Charles Dickens

I should soon have made you a friendly visit.'

'Ah!' said Flora, tossing her head. 'I dare say!' and she gave him another of the old looks. 'However when Pancks told us I made up my mind that Mr F.'s Aunt and I would come and call because when papa--which was before that--happened to mention her name to me and to say that you were interested in her I said at the moment Good gracious why not have her here then when there's anything to do instead of putting it out.'

'When you say Her,' observed Clennam, by this time pretty well bewildered, 'do you mean Mr F.'s--'

'My goodness, Arthur--Doyce and Clennam really easier to me with old remembrances--who ever heard of Mr F.'s Aunt doing needlework and going out by the day?'

'Going out by the day! Do you speak of Little Dorrit?' 'Why yes of course,' returned Flora; 'and of all the strangest names I ever heard the strangest, like a place down in the country with a turnpike, or a favourite pony or a puppy or a bird or something from a seed-shop to be put in a garden or a flower-pot and come up speckled.'

'Then, Flora,' said Arthur, with a sudden interest in the conversation, 'Mr Casby was so kind as to mention Little Dorrit to you, was he? What did he say?'

'Oh you know what papa is,' rejoined Flora, 'and how aggravatingly he sits looking beautiful and turning his thumbs over and over one another till he makes one giddy if one keeps one's eyes upon him, he said when we were talking of you--I don't know who began the subject Arthur (Doyce and Clennam) but I am sure it wasn't me, at least I hope not but you really must excuse my confessing more on that point.'

'Certainly,' said Arthur. 'By all means.'

'You are very ready,' pouted Flora, coming to a sudden stop in a captivating bashfulness, 'that I must admit, Papa said you had spoken of her in an earnest way and I said what I have told you and that's all.'

'That's all?' said Arthur, a little disappointed.

'Except that when Pancks told us of your having embarked in this business and with difficulty persuaded us that it was really you I said to Mr F.'s Aunt then we would come and ask you if it would be agreeable to all parties that she should be engaged at our house when required for I know she often goes to your mama's and I know that your mama has a very touchy temper Arthur--Doyce and Clennam-- or I never might have married Mr F. and might have been at this hour but I am running into nonsense.'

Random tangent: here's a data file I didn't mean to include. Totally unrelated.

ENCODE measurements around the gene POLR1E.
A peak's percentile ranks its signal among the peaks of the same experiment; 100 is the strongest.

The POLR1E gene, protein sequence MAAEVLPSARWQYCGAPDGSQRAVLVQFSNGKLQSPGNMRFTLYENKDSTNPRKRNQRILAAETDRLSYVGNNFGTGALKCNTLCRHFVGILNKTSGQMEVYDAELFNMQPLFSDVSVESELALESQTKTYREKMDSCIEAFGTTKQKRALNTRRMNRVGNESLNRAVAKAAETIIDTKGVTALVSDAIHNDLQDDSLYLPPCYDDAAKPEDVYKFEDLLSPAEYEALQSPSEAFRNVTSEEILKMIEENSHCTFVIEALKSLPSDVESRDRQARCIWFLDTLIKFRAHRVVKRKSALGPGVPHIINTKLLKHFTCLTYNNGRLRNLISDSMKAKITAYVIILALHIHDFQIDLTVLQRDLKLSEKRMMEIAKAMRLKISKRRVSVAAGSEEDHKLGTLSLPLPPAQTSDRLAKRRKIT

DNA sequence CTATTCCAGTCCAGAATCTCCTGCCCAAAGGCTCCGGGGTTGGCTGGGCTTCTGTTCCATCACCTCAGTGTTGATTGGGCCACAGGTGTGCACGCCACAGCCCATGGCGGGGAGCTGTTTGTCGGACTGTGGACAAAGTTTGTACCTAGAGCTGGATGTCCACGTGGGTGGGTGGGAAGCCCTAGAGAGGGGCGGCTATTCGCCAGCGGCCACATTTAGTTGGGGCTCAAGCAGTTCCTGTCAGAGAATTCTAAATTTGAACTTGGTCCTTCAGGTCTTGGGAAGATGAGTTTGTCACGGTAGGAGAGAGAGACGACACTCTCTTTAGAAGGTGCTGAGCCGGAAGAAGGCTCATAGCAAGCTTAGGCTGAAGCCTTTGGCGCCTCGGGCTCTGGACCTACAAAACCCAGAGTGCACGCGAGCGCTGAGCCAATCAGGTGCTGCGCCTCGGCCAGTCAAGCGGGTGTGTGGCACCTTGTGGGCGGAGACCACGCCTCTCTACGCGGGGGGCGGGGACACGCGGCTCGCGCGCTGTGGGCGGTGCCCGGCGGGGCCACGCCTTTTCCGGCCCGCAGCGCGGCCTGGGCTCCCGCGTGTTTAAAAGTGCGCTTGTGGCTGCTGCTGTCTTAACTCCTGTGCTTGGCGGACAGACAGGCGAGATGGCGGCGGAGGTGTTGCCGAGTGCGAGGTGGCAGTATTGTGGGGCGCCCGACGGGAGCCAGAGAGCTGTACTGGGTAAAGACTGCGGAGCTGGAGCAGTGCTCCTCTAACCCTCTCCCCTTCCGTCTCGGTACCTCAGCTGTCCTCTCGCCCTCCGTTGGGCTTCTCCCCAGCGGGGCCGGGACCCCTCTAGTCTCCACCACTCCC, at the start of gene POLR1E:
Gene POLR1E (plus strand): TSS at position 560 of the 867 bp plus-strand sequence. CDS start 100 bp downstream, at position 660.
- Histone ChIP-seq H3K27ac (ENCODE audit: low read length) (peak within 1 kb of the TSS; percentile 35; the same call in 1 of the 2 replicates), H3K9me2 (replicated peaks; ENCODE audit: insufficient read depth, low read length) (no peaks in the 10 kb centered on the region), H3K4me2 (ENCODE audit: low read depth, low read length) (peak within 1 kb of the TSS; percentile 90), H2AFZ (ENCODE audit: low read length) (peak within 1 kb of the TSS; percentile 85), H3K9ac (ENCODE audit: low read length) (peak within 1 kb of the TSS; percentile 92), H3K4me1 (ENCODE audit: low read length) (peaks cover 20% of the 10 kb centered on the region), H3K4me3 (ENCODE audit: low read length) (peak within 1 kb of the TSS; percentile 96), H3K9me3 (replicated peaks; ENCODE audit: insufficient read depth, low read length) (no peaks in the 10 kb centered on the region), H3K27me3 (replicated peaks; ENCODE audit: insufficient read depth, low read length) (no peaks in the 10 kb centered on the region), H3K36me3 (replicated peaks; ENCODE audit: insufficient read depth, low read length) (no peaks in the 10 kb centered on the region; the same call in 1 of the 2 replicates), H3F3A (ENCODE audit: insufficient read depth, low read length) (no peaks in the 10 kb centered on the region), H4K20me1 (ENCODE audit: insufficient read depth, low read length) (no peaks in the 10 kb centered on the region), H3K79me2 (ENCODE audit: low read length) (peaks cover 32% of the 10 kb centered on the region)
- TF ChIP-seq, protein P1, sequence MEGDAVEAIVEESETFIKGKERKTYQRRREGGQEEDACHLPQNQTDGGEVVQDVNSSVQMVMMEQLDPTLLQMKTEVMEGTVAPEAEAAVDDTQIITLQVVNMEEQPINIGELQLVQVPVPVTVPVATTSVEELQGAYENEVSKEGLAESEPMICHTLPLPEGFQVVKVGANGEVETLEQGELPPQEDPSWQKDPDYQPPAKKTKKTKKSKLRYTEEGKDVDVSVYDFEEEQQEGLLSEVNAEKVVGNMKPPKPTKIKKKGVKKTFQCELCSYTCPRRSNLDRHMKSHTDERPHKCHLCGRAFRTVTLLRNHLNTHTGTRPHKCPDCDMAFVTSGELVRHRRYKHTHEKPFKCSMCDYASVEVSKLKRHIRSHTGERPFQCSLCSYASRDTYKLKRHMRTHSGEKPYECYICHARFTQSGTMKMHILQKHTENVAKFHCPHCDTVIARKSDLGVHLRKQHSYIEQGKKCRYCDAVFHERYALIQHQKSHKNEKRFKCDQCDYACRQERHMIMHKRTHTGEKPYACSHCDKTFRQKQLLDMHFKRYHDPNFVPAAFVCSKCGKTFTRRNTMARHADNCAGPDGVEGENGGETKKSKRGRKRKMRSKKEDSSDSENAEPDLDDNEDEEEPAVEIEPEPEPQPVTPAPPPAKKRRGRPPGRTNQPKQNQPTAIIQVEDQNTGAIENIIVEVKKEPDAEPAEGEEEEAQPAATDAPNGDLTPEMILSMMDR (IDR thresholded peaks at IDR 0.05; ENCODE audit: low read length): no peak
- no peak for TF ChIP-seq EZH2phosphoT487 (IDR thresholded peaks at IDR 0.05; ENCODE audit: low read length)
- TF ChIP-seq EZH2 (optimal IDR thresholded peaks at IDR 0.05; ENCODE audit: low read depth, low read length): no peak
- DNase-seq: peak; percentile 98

'It was very kind of you, Flora, to think of this.'

Poor Flora rejoined with a plain sincerity which became her better than her youngest glances, that she was glad he thought so. She said it with so much heart that Clennam would have given a great deal to buy his old character of her on the spot, and throw it and the mermaid away for ever.

'I think, Flora,' he said, 'that the employment you can give Little Dorrit, and the kindness you can show her--'

'Yes and I will,' said Flora, quickly.

'I am sure of it--will be a great assistance and support to her. I do not feel that I have the right to tell you what I know of her, for I acquired the knowledge confidentially, and under circumstances that bind me to silence. But I have an interest in the little creature, and a respect for her that I cannot express to you. Her life has been one of such trial and devotion, and such quiet goodness, as you can scarcely imagine. I can hardly think of her, far less speak of her, without feeling moved. Let that feeling represent what I could tell you, and commit her to your friendliness with my thanks.'

Once more he put out his hand frankly to poor Flora; once more poor Flora couldn't accept it frankly, found it worth nothing openly, must make the old intrigue and mystery of it. As much to her own enjoyment as to his dismay, she covered it with a corner of her shawl as she took it. Then, looking towards the glass front of the counting-house, and seeing two figures approaching, she cried with infinite relish, 'Papa! Hush, Arthur, for Mercy's sake!' and tottered back to her chair with an amazing imitation of being in danger of swooning, in the dread surprise and maidenly flutter of her spirits.